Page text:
) rather than having been led by him (1 Samuel 19:18ff ). The passage (1 Samuel 7:15-16 ) in which Samuel is described as having exercised the functions of a (biblical) judge, during an annual circuit from Ramah to Bethel to Gilgal (the Gilgal between Ebal and Gerizim) to Mizpah and back to Ramah, is thought by textual scholars to be a redaction aimed at harmonizing the two portrayals of Samuel.
The Book(s) of Samuel variously describe Samuel as having carried out sacrifices at sanctuaries, and having constructed and sanctified altars. According to the Mitzvot only Aaronic priests and/or Levites (depending on the Mitzvah) were permitted to perform these actions, and simply being a nazarite or prophet was insufficient. The books of Samuel and Kings offer numerous examples where this rule is not followed by kings and prophets, but some textual scholars look elsewhere seeking a harmonization of the issues. In the Book of Chronicles, Samuel is described as a Levite, rectifying this situation; however textual scholars widely see the Book of Chronicles as an attempt to redact the Book(s) of Samuel and of Kings to conform to later religious sensibilities. Since many of the Mitzvot themselves are thought to postdate the Book(s) of Samuel (according to the documentary hypothesis), Chronicles is probably making its claim based on religious bias. The Levitical genealogy of 1 Chronicles 4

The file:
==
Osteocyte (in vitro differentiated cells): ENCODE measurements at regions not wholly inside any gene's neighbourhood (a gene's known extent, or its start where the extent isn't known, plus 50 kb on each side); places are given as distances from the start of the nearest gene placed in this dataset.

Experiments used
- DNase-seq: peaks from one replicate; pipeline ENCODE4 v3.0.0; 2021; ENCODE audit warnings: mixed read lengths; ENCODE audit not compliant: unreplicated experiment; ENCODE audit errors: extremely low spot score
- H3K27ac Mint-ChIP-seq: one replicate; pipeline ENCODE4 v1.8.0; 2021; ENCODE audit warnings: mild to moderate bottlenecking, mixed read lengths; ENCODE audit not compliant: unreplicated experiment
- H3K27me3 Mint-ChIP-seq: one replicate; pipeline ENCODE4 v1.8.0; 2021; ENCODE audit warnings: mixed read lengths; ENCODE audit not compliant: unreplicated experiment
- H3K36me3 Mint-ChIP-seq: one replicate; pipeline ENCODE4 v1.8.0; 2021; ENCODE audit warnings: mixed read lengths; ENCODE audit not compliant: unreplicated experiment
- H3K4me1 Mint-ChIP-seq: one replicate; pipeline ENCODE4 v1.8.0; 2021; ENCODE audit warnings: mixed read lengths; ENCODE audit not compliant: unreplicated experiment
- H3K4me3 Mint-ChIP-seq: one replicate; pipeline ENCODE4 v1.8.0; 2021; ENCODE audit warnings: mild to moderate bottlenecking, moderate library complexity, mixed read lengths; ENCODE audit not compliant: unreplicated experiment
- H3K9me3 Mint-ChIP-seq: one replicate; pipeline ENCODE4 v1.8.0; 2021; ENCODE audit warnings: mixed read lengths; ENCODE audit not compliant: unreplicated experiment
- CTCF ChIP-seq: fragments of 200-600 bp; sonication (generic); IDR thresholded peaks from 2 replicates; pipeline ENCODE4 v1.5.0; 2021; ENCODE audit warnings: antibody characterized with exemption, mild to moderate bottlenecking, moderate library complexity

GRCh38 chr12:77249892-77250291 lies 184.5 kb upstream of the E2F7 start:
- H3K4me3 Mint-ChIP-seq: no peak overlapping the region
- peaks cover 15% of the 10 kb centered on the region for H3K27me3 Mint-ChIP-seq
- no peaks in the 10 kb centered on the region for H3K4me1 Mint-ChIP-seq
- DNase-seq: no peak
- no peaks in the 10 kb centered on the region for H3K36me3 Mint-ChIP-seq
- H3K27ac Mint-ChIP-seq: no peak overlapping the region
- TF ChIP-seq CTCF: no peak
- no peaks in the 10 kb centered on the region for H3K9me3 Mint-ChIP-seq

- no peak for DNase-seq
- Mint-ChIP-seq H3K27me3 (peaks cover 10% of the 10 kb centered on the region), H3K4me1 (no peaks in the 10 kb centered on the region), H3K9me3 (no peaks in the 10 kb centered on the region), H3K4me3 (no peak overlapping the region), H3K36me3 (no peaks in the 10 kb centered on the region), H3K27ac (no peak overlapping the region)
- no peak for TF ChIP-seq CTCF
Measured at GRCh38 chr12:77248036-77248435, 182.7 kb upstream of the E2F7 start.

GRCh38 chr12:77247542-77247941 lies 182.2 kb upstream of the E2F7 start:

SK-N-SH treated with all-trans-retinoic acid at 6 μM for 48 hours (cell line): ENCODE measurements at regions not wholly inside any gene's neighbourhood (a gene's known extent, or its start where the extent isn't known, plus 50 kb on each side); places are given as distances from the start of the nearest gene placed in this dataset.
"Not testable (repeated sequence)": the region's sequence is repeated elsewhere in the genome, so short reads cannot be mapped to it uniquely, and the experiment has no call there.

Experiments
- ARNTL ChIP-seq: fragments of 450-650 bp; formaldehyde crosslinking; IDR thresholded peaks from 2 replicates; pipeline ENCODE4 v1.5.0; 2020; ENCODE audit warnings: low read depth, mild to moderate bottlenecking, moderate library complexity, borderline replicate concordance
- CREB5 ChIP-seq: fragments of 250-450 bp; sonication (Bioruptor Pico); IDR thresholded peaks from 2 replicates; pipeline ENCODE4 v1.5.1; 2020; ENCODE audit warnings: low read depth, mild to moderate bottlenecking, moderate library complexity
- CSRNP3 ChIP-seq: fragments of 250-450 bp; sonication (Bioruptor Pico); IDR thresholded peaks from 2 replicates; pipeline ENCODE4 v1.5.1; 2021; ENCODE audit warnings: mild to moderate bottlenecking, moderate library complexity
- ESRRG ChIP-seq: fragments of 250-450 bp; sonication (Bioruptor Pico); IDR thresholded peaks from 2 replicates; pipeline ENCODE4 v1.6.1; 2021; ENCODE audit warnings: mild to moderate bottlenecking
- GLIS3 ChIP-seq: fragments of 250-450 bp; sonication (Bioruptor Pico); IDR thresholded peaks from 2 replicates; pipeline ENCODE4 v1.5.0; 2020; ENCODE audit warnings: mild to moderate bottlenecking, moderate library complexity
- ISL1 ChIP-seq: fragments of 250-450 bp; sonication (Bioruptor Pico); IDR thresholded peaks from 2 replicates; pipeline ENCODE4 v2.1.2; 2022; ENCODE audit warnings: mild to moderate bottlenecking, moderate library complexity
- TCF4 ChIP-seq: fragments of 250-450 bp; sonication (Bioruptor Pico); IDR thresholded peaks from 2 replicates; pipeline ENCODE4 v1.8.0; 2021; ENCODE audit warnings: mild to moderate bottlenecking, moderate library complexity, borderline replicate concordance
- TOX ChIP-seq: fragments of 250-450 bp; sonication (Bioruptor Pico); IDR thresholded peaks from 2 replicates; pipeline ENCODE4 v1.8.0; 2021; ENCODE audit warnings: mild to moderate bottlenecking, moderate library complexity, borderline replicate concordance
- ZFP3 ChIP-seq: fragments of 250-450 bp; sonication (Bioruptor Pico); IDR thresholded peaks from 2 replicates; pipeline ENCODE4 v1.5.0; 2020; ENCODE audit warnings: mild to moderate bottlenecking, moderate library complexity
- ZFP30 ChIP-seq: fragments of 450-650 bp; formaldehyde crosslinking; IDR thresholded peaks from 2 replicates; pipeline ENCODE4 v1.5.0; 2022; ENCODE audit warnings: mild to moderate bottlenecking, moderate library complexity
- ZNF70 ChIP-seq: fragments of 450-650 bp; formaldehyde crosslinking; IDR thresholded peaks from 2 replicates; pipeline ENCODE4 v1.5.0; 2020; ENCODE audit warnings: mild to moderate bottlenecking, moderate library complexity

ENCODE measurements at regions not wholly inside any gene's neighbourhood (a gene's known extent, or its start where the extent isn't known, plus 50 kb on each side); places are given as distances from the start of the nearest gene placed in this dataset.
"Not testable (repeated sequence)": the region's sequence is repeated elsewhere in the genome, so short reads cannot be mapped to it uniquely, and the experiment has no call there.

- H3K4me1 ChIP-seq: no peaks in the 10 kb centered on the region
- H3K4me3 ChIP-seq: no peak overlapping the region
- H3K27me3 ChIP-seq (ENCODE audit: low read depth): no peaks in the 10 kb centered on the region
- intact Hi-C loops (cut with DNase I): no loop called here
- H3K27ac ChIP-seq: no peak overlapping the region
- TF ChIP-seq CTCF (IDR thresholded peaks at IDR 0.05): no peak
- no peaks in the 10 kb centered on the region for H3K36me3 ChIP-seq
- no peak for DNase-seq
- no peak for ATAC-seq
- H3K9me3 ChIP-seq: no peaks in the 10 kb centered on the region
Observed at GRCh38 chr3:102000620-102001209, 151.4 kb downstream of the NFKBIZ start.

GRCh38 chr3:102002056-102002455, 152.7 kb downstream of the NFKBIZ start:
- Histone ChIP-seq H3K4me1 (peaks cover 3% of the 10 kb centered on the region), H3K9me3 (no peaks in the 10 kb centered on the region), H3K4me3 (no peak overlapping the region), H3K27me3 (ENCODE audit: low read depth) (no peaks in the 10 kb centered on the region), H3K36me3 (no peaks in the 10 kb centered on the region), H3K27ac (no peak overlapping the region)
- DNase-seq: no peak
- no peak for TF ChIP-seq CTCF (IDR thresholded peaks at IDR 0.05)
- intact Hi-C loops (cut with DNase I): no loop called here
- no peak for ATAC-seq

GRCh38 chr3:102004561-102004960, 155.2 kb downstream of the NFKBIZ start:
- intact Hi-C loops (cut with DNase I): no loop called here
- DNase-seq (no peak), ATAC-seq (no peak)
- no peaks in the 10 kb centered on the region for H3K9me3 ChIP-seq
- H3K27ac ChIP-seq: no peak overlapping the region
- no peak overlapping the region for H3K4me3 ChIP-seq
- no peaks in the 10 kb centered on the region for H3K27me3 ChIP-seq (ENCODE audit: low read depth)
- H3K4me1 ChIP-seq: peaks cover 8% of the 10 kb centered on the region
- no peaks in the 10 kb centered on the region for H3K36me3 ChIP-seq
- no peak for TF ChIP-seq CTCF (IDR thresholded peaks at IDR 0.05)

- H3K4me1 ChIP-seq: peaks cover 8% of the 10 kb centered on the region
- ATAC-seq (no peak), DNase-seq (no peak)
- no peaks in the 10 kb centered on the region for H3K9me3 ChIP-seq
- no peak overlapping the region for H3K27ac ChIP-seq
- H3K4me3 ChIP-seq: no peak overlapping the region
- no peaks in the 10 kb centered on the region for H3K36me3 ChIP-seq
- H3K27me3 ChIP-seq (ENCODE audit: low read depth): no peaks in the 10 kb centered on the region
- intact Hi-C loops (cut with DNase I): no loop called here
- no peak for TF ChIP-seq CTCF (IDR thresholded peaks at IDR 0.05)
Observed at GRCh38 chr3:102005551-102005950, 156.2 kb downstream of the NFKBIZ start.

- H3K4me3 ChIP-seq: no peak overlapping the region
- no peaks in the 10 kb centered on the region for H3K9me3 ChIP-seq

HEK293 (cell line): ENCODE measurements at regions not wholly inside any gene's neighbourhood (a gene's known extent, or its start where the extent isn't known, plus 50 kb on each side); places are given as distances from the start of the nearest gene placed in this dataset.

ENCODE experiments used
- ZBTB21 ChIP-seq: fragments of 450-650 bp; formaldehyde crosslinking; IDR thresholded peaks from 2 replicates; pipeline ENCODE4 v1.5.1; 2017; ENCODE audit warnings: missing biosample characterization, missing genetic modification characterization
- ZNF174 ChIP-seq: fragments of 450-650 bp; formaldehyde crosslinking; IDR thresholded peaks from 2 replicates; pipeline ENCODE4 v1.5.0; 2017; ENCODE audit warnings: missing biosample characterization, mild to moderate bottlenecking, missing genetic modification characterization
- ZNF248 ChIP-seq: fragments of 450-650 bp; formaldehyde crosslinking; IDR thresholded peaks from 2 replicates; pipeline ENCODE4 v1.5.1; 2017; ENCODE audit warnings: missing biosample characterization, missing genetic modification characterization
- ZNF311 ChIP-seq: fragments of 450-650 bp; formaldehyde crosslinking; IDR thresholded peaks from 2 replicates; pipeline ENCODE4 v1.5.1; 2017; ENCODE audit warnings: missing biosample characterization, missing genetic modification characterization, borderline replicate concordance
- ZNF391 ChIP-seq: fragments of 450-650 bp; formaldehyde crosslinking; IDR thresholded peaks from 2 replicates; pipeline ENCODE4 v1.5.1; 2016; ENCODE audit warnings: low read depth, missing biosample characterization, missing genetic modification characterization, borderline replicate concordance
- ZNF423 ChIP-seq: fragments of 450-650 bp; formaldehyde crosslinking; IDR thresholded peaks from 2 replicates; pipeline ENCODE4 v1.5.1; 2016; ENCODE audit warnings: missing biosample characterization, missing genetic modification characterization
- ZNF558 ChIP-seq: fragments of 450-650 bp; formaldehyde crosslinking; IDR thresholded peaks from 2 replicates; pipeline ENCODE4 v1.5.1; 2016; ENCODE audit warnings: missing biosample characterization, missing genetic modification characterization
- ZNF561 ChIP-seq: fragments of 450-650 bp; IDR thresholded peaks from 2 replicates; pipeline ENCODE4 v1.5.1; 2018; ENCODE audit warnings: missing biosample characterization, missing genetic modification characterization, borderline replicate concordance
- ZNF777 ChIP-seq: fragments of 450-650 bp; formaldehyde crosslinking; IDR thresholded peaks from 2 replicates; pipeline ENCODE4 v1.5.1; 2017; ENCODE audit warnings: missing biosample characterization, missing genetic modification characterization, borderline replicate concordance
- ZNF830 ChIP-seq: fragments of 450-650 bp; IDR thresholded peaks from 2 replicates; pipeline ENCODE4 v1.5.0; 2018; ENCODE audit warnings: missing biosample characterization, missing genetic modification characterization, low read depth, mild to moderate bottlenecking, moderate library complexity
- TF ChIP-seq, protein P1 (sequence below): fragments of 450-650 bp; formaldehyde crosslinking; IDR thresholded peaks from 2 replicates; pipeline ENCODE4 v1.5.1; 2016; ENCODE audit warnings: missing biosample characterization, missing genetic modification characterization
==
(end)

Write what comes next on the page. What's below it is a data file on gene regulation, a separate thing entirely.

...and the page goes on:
is not historical, according to modern scholarship.